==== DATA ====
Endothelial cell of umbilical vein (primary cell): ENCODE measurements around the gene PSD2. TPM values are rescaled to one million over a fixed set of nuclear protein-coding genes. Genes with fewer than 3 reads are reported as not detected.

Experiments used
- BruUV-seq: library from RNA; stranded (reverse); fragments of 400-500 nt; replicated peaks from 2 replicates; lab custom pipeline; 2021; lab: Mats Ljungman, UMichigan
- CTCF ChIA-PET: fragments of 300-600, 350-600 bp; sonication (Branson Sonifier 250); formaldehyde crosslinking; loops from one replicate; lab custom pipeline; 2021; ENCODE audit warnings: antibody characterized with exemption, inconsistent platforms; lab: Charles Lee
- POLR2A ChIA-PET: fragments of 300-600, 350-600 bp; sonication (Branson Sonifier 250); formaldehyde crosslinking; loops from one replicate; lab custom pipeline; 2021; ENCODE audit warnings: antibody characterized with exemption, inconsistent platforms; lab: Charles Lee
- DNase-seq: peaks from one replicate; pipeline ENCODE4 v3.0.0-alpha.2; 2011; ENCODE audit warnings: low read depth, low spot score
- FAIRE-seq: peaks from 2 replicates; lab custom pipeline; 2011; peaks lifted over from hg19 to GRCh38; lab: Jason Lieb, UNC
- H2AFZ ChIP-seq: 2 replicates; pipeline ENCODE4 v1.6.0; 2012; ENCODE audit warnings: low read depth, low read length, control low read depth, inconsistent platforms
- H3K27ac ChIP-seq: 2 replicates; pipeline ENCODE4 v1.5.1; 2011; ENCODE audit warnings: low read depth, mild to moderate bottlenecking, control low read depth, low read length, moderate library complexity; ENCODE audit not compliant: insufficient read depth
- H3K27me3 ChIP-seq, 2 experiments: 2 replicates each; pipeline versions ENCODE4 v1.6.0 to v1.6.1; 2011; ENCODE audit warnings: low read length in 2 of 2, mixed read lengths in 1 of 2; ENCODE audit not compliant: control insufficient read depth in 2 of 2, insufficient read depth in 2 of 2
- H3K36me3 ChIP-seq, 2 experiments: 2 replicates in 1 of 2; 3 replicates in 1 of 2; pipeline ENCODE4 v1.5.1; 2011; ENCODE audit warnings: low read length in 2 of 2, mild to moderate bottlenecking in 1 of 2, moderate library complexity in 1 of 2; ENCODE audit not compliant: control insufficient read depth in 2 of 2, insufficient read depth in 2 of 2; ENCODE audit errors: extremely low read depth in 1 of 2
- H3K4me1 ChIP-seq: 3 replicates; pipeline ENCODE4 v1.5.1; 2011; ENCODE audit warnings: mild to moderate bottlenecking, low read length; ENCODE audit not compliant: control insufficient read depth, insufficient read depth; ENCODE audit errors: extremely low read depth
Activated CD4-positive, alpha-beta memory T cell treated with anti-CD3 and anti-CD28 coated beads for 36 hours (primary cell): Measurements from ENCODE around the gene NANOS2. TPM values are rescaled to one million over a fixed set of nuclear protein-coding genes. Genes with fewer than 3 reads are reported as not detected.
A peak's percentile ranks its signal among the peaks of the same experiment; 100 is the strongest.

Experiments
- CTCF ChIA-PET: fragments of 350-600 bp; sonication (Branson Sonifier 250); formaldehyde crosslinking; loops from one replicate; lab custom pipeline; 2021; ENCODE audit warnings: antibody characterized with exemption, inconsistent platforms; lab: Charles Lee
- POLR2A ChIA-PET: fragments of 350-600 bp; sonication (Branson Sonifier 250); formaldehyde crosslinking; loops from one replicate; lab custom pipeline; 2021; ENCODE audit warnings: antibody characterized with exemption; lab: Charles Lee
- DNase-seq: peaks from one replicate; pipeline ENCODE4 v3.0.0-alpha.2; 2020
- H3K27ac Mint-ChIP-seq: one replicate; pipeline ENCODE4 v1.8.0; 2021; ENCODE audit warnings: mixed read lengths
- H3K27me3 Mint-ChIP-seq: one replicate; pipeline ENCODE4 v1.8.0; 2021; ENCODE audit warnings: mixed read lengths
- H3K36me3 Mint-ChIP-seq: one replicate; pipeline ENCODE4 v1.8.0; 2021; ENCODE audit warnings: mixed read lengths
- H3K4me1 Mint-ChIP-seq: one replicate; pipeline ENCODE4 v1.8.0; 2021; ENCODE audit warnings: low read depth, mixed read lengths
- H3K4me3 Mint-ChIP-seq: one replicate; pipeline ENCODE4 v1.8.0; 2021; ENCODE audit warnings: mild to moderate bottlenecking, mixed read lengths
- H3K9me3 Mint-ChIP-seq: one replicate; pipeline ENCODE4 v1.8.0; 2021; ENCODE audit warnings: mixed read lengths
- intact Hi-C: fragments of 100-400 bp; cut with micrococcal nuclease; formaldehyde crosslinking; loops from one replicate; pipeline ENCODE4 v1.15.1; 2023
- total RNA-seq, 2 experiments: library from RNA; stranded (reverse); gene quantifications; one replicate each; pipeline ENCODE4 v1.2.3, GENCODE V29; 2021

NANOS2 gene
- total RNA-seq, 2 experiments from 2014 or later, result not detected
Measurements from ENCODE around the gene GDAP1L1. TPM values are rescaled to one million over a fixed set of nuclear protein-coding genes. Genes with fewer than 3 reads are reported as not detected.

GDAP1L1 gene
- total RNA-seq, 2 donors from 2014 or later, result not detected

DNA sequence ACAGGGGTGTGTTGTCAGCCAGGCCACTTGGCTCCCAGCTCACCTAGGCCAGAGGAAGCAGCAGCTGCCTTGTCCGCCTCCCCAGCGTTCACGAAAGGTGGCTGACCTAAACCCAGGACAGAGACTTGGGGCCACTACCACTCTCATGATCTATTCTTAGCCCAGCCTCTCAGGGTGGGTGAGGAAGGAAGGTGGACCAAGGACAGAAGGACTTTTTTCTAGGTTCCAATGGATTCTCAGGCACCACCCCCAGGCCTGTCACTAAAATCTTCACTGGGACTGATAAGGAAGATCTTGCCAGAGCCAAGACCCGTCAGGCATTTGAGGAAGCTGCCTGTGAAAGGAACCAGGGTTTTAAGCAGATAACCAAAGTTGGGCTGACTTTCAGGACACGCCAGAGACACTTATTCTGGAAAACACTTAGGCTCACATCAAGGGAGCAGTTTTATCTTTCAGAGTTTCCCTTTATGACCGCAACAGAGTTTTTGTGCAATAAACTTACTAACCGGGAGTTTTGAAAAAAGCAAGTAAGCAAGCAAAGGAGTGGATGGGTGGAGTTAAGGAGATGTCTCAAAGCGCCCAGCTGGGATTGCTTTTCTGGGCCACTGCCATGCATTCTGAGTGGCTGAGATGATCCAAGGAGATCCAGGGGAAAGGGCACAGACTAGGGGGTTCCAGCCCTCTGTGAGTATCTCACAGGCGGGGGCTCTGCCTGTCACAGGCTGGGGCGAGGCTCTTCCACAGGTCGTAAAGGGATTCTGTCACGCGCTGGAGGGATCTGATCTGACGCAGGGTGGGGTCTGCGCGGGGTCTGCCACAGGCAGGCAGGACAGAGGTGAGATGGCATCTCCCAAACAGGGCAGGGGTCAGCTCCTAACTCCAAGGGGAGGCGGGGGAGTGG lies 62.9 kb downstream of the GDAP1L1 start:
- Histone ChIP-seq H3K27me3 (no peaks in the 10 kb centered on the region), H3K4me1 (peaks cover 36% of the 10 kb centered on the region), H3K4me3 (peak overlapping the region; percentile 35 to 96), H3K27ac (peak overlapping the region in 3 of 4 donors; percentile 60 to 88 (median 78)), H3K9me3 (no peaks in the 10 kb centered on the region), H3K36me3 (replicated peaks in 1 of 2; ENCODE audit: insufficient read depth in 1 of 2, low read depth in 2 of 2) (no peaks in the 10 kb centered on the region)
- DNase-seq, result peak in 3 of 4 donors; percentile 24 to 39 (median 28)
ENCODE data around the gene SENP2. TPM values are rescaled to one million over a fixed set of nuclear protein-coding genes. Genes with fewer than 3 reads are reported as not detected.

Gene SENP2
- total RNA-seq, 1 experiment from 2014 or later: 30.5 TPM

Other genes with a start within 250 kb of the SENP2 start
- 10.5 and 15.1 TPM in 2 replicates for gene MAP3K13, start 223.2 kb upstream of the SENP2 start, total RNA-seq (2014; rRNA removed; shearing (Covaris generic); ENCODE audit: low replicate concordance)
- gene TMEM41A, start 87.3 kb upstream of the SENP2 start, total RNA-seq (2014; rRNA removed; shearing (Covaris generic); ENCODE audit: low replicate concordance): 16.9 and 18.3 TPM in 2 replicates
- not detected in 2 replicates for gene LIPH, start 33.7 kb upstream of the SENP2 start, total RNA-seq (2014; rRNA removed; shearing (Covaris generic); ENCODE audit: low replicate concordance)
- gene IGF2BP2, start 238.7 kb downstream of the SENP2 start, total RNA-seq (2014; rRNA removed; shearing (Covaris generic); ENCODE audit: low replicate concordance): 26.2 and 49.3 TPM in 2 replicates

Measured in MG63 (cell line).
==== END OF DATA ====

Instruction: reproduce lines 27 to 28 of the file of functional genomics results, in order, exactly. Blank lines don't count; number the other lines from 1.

NANOS2 gene
- total RNA-seq, 2 experiments from 2014 or later, result not detected